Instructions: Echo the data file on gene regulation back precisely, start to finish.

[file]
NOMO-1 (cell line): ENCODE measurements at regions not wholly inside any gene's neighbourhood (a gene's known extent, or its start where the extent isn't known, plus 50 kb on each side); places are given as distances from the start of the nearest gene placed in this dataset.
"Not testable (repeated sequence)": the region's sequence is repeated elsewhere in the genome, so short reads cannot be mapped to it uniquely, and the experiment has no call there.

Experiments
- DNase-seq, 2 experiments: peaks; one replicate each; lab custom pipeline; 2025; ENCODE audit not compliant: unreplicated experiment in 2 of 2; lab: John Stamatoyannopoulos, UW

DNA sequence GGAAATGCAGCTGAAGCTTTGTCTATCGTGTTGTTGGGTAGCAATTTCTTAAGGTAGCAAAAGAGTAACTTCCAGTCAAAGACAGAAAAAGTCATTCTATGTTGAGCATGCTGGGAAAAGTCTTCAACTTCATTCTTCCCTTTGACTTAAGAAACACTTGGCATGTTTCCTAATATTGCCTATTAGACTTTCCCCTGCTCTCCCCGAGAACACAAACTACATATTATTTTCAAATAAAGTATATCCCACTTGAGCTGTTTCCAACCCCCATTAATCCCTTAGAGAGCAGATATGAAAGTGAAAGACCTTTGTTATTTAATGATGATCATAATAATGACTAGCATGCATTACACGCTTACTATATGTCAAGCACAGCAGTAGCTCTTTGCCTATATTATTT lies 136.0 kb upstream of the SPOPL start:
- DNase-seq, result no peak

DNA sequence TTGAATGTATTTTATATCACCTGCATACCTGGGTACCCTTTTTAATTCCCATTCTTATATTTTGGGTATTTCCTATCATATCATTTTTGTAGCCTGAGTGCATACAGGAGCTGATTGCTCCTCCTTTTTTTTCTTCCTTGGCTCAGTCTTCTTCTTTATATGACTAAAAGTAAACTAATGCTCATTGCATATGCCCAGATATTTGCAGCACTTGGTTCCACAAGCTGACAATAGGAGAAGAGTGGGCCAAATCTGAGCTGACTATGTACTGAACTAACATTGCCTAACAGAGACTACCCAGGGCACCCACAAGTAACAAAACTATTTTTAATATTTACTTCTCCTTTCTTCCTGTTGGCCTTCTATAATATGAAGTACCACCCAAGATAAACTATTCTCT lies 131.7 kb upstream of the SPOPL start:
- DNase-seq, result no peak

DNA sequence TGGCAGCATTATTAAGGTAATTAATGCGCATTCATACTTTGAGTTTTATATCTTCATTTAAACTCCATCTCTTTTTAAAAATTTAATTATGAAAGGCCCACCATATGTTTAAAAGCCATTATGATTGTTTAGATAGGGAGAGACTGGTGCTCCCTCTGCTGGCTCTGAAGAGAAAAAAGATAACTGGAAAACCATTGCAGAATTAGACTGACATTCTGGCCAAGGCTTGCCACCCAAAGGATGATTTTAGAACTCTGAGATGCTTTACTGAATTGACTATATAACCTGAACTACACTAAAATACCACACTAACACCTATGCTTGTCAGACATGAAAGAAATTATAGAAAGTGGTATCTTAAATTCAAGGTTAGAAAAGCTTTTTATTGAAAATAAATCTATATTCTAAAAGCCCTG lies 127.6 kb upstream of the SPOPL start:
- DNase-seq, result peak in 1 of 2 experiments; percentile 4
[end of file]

NOMO-1 (cell line): ENCODE measurements at regions not wholly inside any gene's neighbourhood (a gene's known extent, or its start where the extent isn't known, plus 50 kb on each side); places are given as distances from the start of the nearest gene placed in this dataset.
"Not testable (repeated sequence)": the region's sequence is repeated elsewhere in the genome, so short reads cannot be mapped to it uniquely, and the experiment has no call there.

Experiments
- DNase-seq, 2 experiments: peaks; one replicate each; lab custom pipeline; 2025; ENCODE audit not compliant: unreplicated experiment in 2 of 2; lab: John Stamatoyannopoulos, UW

DNA sequence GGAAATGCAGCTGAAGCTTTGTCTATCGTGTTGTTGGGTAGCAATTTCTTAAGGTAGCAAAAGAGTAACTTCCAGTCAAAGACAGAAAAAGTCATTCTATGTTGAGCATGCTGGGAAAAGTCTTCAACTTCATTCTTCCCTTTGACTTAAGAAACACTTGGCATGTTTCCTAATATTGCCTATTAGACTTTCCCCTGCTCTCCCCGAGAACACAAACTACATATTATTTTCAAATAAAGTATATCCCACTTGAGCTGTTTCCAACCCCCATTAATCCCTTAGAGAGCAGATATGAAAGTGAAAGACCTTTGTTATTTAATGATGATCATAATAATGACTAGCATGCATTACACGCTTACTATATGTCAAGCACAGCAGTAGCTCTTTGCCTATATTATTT lies 136.0 kb upstream of the SPOPL start:
- DNase-seq, result no peak

DNA sequence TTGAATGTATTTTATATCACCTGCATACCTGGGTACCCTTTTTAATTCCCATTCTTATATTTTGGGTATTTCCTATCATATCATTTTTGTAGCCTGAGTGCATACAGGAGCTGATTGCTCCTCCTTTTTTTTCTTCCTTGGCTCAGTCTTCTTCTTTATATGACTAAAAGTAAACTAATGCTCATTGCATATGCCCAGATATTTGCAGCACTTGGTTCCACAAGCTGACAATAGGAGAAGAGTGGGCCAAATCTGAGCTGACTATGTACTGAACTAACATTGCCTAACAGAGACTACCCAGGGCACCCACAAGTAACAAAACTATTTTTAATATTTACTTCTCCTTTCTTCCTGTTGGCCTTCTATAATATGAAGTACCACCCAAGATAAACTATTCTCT lies 131.7 kb upstream of the SPOPL start:
- DNase-seq, result no peak

DNA sequence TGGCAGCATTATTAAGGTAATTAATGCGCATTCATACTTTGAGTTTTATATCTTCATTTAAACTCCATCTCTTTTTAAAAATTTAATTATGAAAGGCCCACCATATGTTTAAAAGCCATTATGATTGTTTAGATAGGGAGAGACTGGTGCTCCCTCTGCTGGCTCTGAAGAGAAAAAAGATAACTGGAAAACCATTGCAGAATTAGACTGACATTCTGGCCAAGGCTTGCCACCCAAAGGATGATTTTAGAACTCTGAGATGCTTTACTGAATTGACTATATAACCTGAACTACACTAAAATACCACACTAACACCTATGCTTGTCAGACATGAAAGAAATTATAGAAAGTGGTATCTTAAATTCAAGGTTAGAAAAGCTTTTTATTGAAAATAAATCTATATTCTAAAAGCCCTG lies 127.6 kb upstream of the SPOPL start:
- DNase-seq, result peak in 1 of 2 experiments; percentile 4